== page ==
As insurance companies’ institutionally shift the nature in which they identify in response to changes in technology, industry changes, and other internal and external factors, the courts may find the practice of categorizing insurance companies ambiguous within the context of different legal actions.

Are Insurance Companies Financial Institutions in Garnishment Actions? Georgia Supreme Court Says No (PDF)

ISS Faces Uncertain Future in the Commercial Space Age

The White House recently revealed in a NASA budget draft its plans to discontinue federal funding for the International Space Station (“ISS”) by 2025. This news comes on the tails of the administration’s plan to transition the ISS from NASA operation to one that accommodates competing commercial customers. While the White House has not yet released a concrete plan for what such an unprecedented transition would entail, the novelty of transforming an international, state-funded space research laboratory into a commercially available entity in low-orbit is sure to have a profound effect on international space law.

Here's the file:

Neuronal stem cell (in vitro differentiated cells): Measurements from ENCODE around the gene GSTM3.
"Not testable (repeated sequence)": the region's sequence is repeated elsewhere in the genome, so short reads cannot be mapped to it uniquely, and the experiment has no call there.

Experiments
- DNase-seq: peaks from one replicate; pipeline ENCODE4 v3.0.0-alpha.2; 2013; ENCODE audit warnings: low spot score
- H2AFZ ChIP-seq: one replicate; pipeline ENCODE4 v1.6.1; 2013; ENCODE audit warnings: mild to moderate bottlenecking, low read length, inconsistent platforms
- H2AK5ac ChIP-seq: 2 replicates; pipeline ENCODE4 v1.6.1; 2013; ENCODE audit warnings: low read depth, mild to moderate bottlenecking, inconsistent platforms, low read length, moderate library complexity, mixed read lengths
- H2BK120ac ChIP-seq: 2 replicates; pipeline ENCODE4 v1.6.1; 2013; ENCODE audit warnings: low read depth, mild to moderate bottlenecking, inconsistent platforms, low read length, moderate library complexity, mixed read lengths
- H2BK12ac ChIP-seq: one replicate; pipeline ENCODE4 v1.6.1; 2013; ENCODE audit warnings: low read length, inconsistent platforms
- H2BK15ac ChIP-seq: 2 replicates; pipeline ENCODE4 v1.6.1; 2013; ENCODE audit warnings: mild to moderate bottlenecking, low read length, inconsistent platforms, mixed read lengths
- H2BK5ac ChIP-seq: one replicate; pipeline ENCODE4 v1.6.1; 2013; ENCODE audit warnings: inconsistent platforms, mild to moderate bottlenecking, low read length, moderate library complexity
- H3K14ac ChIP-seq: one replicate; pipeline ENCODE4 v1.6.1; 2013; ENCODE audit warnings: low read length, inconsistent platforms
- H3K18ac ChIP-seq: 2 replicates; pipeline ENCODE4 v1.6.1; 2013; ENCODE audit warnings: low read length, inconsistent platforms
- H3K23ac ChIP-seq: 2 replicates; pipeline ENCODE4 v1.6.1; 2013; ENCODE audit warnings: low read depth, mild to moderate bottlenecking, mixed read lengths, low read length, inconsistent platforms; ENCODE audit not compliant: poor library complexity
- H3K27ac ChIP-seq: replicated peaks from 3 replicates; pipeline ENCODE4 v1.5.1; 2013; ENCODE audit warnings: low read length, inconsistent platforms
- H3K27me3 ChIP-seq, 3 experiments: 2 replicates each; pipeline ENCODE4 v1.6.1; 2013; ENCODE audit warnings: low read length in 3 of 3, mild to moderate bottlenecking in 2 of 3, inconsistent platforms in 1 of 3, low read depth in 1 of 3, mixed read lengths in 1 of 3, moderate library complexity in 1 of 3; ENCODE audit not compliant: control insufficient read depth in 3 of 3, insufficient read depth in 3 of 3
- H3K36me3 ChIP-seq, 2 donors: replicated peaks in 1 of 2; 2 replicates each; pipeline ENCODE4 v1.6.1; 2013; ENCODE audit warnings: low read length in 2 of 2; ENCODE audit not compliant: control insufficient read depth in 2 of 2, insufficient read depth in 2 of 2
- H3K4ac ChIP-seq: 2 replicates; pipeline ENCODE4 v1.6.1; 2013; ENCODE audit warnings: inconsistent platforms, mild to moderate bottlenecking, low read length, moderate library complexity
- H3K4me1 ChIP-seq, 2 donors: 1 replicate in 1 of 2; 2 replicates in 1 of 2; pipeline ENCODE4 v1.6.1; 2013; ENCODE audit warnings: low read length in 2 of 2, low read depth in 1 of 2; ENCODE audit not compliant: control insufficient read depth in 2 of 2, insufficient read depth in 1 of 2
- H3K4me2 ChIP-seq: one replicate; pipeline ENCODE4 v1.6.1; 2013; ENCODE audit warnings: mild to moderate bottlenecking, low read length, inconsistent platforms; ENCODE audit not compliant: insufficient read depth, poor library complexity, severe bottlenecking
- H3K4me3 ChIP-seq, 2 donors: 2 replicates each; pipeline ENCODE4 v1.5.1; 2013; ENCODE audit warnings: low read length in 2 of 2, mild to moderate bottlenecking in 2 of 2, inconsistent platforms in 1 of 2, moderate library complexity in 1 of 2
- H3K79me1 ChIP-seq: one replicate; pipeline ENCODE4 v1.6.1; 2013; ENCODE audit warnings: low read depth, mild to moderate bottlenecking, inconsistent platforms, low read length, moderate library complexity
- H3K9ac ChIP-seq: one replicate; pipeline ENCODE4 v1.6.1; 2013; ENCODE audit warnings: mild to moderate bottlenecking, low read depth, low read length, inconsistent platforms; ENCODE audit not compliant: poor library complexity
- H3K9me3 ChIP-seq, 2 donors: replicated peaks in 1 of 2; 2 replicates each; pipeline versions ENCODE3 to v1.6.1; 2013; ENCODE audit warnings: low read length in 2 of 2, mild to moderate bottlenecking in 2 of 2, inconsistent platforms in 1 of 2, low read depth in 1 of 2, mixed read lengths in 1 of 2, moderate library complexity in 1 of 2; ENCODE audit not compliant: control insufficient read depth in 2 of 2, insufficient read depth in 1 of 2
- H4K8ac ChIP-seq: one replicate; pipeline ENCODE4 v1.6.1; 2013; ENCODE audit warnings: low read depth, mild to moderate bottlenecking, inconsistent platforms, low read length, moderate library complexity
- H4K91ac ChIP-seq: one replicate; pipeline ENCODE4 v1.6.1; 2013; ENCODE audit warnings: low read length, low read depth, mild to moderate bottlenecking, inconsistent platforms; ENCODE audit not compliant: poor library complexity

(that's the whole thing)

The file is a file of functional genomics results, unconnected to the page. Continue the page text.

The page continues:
Recap: “BCLB Law Firm Hot Topic Lunch Talk: Kirkland & Ellis LLP – The Hunstman Merger”

On February 12th, 2018, the Berkeley Center for Law and Business welcomed attorneys Bill Sorabella and Shawn O’Hargan from Kirkland & Ellis LLP. Kirkland & Ellis LLP advised American chemical manufacturer Huntsman Corporation on its $20 billion merger with Swiss chemical company Clariant. Then, in the final stages of negotiations, there was an unexpected twist, as activist investors abruptly blocked the merger. Sorabella and O’Hargan led the team that crafted the deal, before that deal suddenly fell through.


Startup CEO Pleads Guilty to Defrauding Former Employees

Isaac Choi, the founder and CEO of WrkRiot, pleaded guilty to defrauding several former employees. He now faces up to 20 years in prison and a $250,000 fine.

When he pleaded guilty to one count of wire fraud, Choi admitted “he made false and misleading statements about various topics, including his educational and professional history, and the amount of his wealth” in an effort to recruit potential employees. He further admitted to emailing several employees forged documents reflecting salary payments that were never made.